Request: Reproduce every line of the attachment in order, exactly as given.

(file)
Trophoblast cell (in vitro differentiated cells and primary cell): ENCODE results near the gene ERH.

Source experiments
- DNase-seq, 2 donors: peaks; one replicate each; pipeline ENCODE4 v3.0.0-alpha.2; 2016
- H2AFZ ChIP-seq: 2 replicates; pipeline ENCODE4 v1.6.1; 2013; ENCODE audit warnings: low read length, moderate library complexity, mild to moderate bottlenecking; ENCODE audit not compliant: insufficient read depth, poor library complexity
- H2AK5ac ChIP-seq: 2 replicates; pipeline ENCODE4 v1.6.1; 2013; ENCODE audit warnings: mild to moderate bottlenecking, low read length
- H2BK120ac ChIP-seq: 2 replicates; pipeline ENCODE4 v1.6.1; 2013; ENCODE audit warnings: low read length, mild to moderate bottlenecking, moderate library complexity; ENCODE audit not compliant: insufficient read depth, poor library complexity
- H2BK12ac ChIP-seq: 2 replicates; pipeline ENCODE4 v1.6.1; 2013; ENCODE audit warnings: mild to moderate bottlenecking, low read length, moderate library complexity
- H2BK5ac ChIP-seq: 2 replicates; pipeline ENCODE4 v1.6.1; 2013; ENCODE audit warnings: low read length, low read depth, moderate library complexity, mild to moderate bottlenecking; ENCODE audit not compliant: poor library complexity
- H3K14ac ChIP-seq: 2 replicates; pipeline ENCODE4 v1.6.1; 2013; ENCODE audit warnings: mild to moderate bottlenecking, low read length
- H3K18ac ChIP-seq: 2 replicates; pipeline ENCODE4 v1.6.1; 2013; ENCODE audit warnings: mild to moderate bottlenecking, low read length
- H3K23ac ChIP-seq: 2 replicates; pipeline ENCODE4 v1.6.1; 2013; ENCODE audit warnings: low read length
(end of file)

Trophoblast cell (in vitro differentiated cells and primary cell): ENCODE results near the gene ERH.

Source experiments
- DNase-seq, 2 donors: peaks; one replicate each; pipeline ENCODE4 v3.0.0-alpha.2; 2016
- H2AFZ ChIP-seq: 2 replicates; pipeline ENCODE4 v1.6.1; 2013; ENCODE audit warnings: low read length, moderate library complexity, mild to moderate bottlenecking; ENCODE audit not compliant: insufficient read depth, poor library complexity
- H2AK5ac ChIP-seq: 2 replicates; pipeline ENCODE4 v1.6.1; 2013; ENCODE audit warnings: mild to moderate bottlenecking, low read length
- H2BK120ac ChIP-seq: 2 replicates; pipeline ENCODE4 v1.6.1; 2013; ENCODE audit warnings: low read length, mild to moderate bottlenecking, moderate library complexity; ENCODE audit not compliant: insufficient read depth, poor library complexity
- H2BK12ac ChIP-seq: 2 replicates; pipeline ENCODE4 v1.6.1; 2013; ENCODE audit warnings: mild to moderate bottlenecking, low read length, moderate library complexity
- H2BK5ac ChIP-seq: 2 replicates; pipeline ENCODE4 v1.6.1; 2013; ENCODE audit warnings: low read length, low read depth, moderate library complexity, mild to moderate bottlenecking; ENCODE audit not compliant: poor library complexity
- H3K14ac ChIP-seq: 2 replicates; pipeline ENCODE4 v1.6.1; 2013; ENCODE audit warnings: mild to moderate bottlenecking, low read length
- H3K18ac ChIP-seq: 2 replicates; pipeline ENCODE4 v1.6.1; 2013; ENCODE audit warnings: mild to moderate bottlenecking, low read length
- H3K23ac ChIP-seq: 2 replicates; pipeline ENCODE4 v1.6.1; 2013; ENCODE audit warnings: low read length